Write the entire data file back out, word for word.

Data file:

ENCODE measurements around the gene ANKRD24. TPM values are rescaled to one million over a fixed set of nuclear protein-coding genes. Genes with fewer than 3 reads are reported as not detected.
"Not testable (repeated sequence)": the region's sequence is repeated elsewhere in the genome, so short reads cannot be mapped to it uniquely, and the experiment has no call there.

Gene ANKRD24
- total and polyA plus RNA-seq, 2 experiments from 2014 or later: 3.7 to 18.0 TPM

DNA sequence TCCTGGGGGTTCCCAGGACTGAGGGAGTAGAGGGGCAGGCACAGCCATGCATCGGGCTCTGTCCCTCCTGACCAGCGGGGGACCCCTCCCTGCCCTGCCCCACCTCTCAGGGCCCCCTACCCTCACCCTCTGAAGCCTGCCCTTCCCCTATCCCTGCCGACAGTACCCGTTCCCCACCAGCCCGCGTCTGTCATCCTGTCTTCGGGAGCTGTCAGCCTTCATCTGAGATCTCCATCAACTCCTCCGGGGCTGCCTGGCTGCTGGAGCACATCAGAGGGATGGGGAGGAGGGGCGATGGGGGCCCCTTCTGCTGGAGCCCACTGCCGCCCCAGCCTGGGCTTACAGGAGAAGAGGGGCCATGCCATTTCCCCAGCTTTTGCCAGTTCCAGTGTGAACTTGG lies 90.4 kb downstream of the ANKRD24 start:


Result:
ENCODE measurements around the gene ANKRD24. TPM values are rescaled to one million over a fixed set of nuclear protein-coding genes. Genes with fewer than 3 reads are reported as not detected.
"Not testable (repeated sequence)": the region's sequence is repeated elsewhere in the genome, so short reads cannot be mapped to it uniquely, and the experiment has no call there.

Gene ANKRD24
- total and polyA plus RNA-seq, 2 experiments from 2014 or later: 3.7 to 18.0 TPM

DNA sequence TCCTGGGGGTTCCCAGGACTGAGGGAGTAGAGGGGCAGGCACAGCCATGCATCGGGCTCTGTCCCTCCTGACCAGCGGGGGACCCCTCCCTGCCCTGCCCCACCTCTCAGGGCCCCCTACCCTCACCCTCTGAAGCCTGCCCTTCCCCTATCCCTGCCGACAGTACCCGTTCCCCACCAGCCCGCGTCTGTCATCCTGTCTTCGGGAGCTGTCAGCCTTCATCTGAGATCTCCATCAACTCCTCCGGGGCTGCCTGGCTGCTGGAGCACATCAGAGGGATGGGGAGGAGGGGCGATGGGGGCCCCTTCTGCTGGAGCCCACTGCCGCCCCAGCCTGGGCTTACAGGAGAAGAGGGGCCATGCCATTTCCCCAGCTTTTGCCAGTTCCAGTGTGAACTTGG lies 90.4 kb downstream of the ANKRD24 start: